Massage was never the call a client came for. As soon as the door was locked (in my previous spa centre, the door was closed but never locked) the deal would begin between the ‘therapists’ and the patron. It was nothing short of organized prostitution. The clients looked at you as if they were examining a commodity before purchase. I felt cheap.
I took leave and started negotiating with my previous employer for a return. They asked me to wait as they were facing low clientele due to tough completion. Then one day, my former manager called up to tell me that two of their therapists had left and there was a vacancy.
My first reaction was to call those who had left the job and ask them if they were joining some low-cost ‘massage parlour’; I wanted to tell them the risks involved. But, I let it be. We all learn about the perils of easy money our own hard way.
(The names of the therapist and her employers have been withheld at her request by LokMarg)
Mohamad Irshad does not understand who, or what, to blame for the death of his father from lung cancer. He lives with seven other members of his family in Sakras village of Haryana’s most backward district of Nuh, earlier known as Mewat. This southwestern part of Haryana is an arid region with a history soaked in the blood of many battles, its sand-and-rock margins blending into Rajasthan’s Alwar and Bharatpur districts.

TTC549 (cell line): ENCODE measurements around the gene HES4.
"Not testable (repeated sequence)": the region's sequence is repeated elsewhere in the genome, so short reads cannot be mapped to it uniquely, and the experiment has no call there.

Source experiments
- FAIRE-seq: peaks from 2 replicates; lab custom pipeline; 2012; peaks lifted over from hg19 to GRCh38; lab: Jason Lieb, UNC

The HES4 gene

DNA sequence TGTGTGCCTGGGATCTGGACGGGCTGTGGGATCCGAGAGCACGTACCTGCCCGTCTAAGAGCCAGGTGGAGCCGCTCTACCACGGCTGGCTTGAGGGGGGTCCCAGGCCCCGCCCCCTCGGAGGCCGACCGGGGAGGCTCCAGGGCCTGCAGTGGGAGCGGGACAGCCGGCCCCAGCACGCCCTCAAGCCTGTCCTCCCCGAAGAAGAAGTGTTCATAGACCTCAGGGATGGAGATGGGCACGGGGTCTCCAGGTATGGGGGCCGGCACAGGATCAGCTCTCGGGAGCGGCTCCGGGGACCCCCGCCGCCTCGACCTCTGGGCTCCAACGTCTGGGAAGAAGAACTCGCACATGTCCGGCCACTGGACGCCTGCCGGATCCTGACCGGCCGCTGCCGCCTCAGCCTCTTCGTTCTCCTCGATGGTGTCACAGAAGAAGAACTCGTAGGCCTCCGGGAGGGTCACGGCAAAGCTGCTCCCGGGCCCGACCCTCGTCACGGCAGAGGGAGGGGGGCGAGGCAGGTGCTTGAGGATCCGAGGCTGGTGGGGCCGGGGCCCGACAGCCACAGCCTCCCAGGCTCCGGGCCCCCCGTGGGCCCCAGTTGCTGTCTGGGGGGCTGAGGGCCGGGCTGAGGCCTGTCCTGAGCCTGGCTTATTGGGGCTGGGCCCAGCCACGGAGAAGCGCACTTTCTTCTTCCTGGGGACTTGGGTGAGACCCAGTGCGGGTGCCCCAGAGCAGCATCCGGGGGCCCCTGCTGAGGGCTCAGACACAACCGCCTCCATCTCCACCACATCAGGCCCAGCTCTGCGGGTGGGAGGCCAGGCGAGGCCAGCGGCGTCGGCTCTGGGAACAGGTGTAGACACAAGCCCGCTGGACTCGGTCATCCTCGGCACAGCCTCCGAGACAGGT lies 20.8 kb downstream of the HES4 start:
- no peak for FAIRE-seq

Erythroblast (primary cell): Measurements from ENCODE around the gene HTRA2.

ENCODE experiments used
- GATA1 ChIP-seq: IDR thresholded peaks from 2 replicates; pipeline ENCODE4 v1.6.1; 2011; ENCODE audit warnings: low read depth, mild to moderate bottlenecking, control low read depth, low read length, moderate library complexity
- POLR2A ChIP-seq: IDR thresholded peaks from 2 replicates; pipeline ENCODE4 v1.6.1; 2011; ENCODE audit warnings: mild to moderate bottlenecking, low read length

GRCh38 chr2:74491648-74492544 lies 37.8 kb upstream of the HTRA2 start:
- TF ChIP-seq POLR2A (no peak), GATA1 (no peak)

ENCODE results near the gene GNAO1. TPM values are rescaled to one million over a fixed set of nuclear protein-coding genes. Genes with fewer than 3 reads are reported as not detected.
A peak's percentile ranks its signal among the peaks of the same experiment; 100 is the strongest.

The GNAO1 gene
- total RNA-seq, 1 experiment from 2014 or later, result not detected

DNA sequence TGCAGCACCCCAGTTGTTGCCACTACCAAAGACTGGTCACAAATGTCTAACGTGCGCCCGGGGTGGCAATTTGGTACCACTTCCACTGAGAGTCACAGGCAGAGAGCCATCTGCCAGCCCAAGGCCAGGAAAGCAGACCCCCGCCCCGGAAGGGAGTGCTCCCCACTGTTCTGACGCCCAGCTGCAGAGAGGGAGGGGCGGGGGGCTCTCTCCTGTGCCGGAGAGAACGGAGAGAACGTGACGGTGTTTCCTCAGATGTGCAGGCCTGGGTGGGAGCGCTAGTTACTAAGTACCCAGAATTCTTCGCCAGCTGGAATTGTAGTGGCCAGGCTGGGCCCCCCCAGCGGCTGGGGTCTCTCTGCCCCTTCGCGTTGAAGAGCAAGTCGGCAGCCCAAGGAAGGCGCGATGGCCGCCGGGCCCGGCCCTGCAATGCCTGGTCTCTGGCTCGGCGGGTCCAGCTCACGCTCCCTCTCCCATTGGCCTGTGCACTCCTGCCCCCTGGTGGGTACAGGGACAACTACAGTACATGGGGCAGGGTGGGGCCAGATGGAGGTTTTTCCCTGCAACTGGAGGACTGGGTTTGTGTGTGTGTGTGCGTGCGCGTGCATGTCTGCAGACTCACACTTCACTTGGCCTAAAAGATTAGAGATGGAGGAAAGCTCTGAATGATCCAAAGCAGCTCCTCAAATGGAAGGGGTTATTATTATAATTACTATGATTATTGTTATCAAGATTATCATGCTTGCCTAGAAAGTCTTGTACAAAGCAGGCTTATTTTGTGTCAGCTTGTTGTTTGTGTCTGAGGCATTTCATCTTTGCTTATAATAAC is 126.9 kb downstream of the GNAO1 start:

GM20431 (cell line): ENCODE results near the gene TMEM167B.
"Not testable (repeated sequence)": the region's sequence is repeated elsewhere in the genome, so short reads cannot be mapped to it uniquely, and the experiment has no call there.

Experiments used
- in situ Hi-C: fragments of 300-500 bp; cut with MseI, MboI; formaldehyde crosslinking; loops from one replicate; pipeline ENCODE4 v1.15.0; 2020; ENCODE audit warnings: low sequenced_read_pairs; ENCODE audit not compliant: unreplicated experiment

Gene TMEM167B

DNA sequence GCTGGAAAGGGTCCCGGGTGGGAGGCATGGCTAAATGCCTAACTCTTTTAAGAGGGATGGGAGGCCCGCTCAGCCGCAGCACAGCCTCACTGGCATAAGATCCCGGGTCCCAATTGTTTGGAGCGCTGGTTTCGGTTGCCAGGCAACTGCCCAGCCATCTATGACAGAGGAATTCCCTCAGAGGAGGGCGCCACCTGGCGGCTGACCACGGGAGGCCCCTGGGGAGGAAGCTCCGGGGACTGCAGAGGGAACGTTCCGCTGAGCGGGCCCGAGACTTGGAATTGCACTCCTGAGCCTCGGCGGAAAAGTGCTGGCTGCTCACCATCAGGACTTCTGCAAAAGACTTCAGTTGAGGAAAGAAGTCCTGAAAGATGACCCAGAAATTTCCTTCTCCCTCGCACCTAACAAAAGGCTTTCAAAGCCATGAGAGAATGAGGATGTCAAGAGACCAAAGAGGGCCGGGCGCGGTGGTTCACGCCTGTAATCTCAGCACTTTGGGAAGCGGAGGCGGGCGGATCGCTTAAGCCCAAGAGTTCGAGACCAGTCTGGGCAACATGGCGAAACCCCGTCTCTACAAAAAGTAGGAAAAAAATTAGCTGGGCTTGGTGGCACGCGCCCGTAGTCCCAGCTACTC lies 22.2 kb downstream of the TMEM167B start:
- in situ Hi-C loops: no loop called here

In this district where Muslims make up almost 80 per cent of the population, Sakras, about 75 km from Delhi, is known as the ‘cancer village’— over 45 cancer deaths have been reported here in just the last three years, and 100-odd in the last decade. “It is hard to pinpoint the reason for many cancer deaths, including that of my father.
We live in constant fear after my father Abdul Razzaq died on May 1 this year. Earlier, his three brothers Bashir, Shahabuddin and Qayyam Ali also died due to cancer in chest, mouth and throat respectively over the last two-and-a-half years,” Irshad says. “My father had undergone chemo therapy for one-and-a-half year, including nine months at the All India Institute of Medical Sciences at Delhi, but he did not survive.” Sakras residents say life in the village is harsh as it is, with a crushing lack basic amenities like drinking water, proper drainage system and sanitation.